How many people can you feed with foodsharing?
A great many – millions of people around the world. In Russia alone, about 2.75 million people can be fed if they don’t throw away expired food. And this is an important help: according to Rosstat, 21 million people are below the poverty line in Russia in 2019.
How long has Foodshedding been in operation in Russia?
For quite a long time. Back in 2012, the Rus Food Charity Foundation began taking food products from companies and donating them to people in need, including elderly people and families with many children. A little later, in 2015, the Foodshedding volunteer project emerged: its participants in Moscow and St. Petersburg accept expired food from cafes and shops and also give it to those in need.
So it turns out that only volunteers and charities are involved in food-sharing in Russia?
No, as of late, large companies have also started to join the foodshare programmes. For example, in 2019, Coca-Cola signed an agreement with the Rus Foundation. The company will now donate expired juices, nectars, smoothies and fruit purees to the foundation. The Rus Foundation hands them over to the recipients as quickly as possible – most often on the same day. This means that no warehouse is even needed for the goods, and the products are guaranteed to reach those in need before they expire.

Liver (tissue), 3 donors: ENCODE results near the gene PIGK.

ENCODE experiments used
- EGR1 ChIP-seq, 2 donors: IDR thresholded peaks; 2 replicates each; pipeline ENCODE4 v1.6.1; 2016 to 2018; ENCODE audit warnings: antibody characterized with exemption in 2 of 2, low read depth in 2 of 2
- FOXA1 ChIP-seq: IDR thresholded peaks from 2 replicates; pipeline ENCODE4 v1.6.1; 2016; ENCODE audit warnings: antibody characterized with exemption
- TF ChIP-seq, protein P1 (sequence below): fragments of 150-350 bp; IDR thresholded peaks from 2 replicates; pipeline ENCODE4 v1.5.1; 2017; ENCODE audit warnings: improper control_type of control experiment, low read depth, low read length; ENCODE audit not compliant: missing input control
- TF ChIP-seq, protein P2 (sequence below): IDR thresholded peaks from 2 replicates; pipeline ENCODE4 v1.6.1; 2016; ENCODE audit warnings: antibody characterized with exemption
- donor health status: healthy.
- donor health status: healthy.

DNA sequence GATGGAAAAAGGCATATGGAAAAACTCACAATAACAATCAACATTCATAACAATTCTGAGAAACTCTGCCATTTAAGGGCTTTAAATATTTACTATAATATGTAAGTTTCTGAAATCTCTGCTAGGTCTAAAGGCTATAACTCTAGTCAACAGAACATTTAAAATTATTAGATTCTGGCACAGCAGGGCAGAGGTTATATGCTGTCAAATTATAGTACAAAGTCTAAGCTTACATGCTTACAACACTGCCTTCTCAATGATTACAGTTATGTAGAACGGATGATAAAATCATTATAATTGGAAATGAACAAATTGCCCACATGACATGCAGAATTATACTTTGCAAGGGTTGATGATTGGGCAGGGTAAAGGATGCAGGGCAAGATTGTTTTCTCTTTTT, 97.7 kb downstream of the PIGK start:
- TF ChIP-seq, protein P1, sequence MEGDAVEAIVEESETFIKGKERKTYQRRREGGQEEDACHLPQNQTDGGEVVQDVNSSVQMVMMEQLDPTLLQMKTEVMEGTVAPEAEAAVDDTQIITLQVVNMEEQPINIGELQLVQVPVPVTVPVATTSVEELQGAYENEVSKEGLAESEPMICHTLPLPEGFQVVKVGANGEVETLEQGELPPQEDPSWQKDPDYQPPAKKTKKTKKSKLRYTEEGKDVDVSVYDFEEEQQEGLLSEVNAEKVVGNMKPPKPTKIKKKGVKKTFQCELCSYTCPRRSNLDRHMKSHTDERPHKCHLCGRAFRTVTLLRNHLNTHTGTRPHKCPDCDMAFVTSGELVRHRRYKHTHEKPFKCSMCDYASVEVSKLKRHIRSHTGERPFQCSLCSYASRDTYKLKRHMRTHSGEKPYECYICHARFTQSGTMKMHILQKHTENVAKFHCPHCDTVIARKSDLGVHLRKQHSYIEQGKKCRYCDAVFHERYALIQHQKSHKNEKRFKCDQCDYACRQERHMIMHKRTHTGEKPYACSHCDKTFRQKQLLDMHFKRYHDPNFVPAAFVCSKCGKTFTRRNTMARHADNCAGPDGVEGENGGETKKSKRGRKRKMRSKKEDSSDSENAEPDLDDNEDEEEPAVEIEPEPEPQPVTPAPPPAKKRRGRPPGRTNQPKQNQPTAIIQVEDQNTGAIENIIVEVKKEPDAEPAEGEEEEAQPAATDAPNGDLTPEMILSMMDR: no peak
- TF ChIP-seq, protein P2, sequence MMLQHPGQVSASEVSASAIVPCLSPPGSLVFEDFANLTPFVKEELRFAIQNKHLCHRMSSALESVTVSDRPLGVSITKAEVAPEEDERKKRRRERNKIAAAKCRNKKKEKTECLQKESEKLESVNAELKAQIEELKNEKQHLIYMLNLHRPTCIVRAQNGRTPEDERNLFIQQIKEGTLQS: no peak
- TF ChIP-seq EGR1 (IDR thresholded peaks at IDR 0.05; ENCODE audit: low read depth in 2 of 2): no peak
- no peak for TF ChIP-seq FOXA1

How is foodsharing regulated by law?
The donation of expired products itself is, of course, legal. But until recently, it was not easy for Russian companies who wanted to get involved in foodshedding: even when donating food for charitable purposes, they had to pay profit tax and VAT (this is approximately 40% of the value of the goods – the same as when selling them). This meant that sending food to a landfill was more profitable than donating it to the needy. At the same time, in many European countries, the donation of goods to charity is not subject to VAT, and in the USA, there are tax deductions for companies that have joined the foodshare scheme. More recently, the situation in Russia has also begun to change: in early 2020, the State Duma drafted a bill proposing to exempt the donation of products to charity from income tax, and in June it was signed into law.
Can private individuals get into the foodshare business?
Of course! There are three ways of doing this. First, you can volunteer to pick up leftover food from cafés and shops and distribute it to those in need. Secondly, if you have food that you are willing to share, you can write about it in private food groups (e.g. here or here). Thirdly, if you own a café or shop and are willing to donate expired food, you can write to charities – contacts can be found here and here.
I don’t consider myself low-income, nor am I ready to volunteer, but I like the idea of foodsharing. What to do?
In addition to charitable offers, there are also commercial ones – from the environmental point of view, this is no less useful. For example, since 2019 in Moscow and St. Petersburg there are apps (this and this) that allow you to buy from cafes and restaurants unsold food for a day at great discounts.